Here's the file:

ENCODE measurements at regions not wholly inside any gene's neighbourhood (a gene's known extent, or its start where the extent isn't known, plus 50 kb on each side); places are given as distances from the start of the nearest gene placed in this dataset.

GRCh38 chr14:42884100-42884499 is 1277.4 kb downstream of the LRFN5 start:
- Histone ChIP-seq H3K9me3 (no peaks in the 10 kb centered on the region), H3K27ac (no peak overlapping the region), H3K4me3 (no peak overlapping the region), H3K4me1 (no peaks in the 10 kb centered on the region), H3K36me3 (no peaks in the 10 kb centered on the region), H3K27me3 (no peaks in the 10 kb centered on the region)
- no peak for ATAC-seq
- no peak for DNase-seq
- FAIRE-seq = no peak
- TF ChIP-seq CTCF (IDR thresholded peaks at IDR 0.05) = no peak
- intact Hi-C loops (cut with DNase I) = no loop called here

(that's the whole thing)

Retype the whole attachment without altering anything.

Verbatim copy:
ENCODE measurements at regions not wholly inside any gene's neighbourhood (a gene's known extent, or its start where the extent isn't known, plus 50 kb on each side); places are given as distances from the start of the nearest gene placed in this dataset.

GRCh38 chr14:42884100-42884499 is 1277.4 kb downstream of the LRFN5 start:
- Histone ChIP-seq H3K9me3 (no peaks in the 10 kb centered on the region), H3K27ac (no peak overlapping the region), H3K4me3 (no peak overlapping the region), H3K4me1 (no peaks in the 10 kb centered on the region), H3K36me3 (no peaks in the 10 kb centered on the region), H3K27me3 (no peaks in the 10 kb centered on the region)
- no peak for ATAC-seq
- no peak for DNase-seq
- FAIRE-seq = no peak
- TF ChIP-seq CTCF (IDR thresholded peaks at IDR 0.05) = no peak
- intact Hi-C loops (cut with DNase I) = no loop called here